265 cases of human
rabies were registered nationwide during 1944 to 1953; 52 during 1954 to
1963; 16 during 1964 to 1973; 17 during 1974 to 1983; 14 during 1984 to
Ten of the 18 human
cases reported during 1980 to 1993 were imported. One case was reported
(California) in 1992; 3 in 1993; 6 in 1994: 1 (bat-strain) in California
- no exposure history; 1 in Florida - acquired in Haiti; 5 in 1995 (2 of
these in California, from bats). Four cases were reported in 1996
(including two from silver-harried bats, and an imported case to New
Hampshire - from a dog in Nepal). Two cases reported in 1997 were
acquired from a silver-hared bat (_Lasionycteris noctivigans_) in
Montana, and a big brown bat (_Eptesicus fuscus_) in Washington State.
4,828 rabid animals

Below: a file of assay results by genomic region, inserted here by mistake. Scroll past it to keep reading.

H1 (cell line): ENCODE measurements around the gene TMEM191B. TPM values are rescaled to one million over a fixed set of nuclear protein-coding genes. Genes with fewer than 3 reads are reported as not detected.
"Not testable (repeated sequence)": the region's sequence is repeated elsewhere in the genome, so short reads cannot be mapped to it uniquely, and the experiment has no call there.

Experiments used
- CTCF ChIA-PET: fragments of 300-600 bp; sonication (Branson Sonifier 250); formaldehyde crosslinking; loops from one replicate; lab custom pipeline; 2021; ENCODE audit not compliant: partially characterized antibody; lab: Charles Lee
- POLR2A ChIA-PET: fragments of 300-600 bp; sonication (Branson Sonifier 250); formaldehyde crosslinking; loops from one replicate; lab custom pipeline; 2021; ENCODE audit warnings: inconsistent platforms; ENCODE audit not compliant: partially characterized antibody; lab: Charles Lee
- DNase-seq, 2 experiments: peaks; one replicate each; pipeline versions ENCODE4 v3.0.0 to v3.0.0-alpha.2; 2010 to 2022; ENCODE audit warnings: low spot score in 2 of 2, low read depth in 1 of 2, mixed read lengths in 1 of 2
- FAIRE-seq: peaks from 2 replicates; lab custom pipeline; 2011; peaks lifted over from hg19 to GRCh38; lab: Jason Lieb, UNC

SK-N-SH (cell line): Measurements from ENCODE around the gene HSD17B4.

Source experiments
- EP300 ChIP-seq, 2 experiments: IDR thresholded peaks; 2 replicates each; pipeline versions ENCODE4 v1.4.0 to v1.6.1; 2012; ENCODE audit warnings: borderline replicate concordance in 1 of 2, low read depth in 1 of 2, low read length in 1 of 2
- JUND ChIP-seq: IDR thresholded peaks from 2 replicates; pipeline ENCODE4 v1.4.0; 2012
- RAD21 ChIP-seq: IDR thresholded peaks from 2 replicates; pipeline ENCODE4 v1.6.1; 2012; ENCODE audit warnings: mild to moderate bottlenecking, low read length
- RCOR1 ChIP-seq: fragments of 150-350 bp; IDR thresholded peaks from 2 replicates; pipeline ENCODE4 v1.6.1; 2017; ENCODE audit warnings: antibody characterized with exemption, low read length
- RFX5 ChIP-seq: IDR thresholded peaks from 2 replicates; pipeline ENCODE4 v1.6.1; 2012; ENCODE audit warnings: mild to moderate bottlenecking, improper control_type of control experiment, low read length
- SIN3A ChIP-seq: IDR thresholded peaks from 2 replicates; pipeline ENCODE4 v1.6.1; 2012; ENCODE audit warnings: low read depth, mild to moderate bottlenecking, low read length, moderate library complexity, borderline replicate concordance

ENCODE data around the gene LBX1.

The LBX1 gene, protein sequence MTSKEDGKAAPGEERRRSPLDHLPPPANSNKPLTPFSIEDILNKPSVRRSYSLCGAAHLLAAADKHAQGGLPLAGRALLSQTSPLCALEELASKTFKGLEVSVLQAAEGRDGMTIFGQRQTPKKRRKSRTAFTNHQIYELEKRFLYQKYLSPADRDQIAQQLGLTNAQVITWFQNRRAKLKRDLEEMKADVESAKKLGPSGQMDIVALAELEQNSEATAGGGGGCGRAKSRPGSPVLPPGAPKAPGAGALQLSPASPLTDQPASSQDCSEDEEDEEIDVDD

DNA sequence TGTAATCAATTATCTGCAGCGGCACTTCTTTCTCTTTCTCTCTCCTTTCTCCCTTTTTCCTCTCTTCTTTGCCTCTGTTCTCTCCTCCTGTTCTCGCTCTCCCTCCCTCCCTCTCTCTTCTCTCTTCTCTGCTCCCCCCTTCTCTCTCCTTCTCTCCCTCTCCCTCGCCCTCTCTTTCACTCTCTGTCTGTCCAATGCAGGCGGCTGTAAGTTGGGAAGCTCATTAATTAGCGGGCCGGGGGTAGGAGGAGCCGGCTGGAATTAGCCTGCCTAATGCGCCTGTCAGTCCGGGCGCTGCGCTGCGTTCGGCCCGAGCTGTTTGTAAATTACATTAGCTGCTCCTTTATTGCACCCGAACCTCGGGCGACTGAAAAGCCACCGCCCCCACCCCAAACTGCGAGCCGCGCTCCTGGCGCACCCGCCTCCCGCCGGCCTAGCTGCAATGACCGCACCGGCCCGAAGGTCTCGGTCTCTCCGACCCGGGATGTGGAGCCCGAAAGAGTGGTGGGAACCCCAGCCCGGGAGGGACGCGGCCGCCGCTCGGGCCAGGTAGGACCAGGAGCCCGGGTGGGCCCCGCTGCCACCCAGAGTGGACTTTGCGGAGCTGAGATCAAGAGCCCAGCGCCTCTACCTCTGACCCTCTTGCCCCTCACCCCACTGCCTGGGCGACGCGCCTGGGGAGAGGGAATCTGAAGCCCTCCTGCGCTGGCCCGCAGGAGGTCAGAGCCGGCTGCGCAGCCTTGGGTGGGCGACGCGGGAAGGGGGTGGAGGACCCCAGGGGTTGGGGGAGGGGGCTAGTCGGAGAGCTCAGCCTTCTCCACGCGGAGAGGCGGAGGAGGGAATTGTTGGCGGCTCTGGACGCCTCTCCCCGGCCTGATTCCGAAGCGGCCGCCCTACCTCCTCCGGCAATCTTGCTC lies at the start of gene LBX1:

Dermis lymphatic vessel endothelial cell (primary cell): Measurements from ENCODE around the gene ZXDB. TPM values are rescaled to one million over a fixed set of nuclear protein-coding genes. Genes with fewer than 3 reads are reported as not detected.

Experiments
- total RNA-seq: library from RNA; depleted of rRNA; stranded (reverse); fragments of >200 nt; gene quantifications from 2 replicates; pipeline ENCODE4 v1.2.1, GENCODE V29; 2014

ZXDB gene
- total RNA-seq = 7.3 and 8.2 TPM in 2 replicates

were identified in 1990; 6,910 in 1991; 8,589 in 1992; 9,377 in 1993;
8,224 in 1994; 7,881 in 1995 (92% of these wild animals); 6,600 in 1996;
3,620 first half of 1997.
Raccoons accounted for over 60% of animal rabies (5,912 rabid raccoons)
in 1993; and 50. 3% in 1995. Raccoon rabies originated in the Southeast
during the 1950's, with subsequent spread as far south as North Carolina
and as far north as New Hampshire. As of 1996, cases are reported in
West Virginia, Virginia, Maryland, District of Colombia, Pennsylvania,
Delaware, New Jersey, New York, Connecticut, North Carolina,
Massachusetts, New Hampshire, Rhode Island, Vermont and Ohio (the latter
first reported in (1996).
The skunk predominates in the central states and California; the Grey
fox (_Urocyon cinereoargenteus_) and coyote (_Canis latrans_) in parts
of West-Central and Southern Texas. In 1996, bats accounted for 34% of
rabies in Texas, and skunks for 22%.
15 of 17 indigenously-acquired cases during 1990 to 1996 were from bats
- only one of these from a bite. 647 rabid bats were reported from 46
states during 1992 the silver-hared bat (_Lasionycteris noctivagans_) is
often implicated. The bat is the only rabies reservoir in Washington
Dr. Steve Berger